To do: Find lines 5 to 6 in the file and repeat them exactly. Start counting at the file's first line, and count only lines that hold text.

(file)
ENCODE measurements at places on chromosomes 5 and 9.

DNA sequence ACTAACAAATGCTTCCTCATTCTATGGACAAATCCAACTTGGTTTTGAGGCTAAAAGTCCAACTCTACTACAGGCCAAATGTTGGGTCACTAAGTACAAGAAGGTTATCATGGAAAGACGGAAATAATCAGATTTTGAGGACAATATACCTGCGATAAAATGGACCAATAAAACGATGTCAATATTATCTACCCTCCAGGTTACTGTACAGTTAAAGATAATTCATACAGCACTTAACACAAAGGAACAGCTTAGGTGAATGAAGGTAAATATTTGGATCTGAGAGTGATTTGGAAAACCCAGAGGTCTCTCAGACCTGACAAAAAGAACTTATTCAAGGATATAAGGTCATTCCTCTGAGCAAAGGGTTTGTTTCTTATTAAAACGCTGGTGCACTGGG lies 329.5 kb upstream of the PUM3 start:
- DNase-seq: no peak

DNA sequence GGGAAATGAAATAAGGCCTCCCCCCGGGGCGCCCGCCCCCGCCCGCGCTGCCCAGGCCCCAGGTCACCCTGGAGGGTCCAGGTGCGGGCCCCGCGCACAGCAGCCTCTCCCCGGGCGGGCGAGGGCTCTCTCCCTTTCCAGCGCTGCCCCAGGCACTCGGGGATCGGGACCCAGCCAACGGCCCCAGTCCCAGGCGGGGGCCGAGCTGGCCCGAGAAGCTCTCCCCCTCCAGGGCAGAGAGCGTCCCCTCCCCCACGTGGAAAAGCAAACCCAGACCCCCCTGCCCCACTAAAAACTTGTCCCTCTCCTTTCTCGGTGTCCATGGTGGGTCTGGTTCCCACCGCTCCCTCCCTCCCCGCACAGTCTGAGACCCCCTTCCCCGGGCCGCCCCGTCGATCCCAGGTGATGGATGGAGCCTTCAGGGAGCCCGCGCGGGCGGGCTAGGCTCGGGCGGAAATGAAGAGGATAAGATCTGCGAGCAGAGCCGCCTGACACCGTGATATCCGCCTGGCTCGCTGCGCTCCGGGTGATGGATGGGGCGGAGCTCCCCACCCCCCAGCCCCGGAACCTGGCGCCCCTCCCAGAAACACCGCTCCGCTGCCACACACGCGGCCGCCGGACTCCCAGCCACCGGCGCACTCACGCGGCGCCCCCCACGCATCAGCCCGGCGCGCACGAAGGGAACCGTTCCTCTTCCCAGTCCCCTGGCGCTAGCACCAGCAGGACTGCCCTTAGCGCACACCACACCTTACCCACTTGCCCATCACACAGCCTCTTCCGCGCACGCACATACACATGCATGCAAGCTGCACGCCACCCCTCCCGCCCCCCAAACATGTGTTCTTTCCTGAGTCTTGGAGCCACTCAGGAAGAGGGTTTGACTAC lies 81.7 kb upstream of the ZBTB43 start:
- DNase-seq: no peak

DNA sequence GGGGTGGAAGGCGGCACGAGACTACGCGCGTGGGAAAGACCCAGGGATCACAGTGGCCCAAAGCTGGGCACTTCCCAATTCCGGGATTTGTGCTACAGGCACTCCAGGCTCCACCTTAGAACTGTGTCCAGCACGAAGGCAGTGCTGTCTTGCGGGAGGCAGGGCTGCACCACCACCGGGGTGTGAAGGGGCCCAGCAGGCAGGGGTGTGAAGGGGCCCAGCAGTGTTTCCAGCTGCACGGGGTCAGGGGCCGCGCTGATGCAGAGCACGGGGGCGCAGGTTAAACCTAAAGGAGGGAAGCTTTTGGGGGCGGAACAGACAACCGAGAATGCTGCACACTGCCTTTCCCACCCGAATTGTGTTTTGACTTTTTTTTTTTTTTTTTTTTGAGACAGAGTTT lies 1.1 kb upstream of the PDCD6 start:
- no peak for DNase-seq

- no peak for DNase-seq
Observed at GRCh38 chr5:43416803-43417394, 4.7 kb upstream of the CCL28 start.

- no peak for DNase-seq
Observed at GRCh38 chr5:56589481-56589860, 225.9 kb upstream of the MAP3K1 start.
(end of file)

- DNase-seq: no peak

DNA sequence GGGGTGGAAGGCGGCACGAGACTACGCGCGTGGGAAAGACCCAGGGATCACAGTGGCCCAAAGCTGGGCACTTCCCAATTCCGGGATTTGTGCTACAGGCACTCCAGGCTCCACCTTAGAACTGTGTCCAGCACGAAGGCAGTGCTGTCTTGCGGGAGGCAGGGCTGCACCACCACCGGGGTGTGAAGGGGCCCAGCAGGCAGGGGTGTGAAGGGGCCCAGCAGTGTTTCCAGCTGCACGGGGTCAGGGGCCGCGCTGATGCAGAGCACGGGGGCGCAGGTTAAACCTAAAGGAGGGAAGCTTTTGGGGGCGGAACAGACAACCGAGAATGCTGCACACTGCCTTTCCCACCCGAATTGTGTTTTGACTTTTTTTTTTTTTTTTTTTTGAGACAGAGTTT lies 1.1 kb upstream of the PDCD6 start: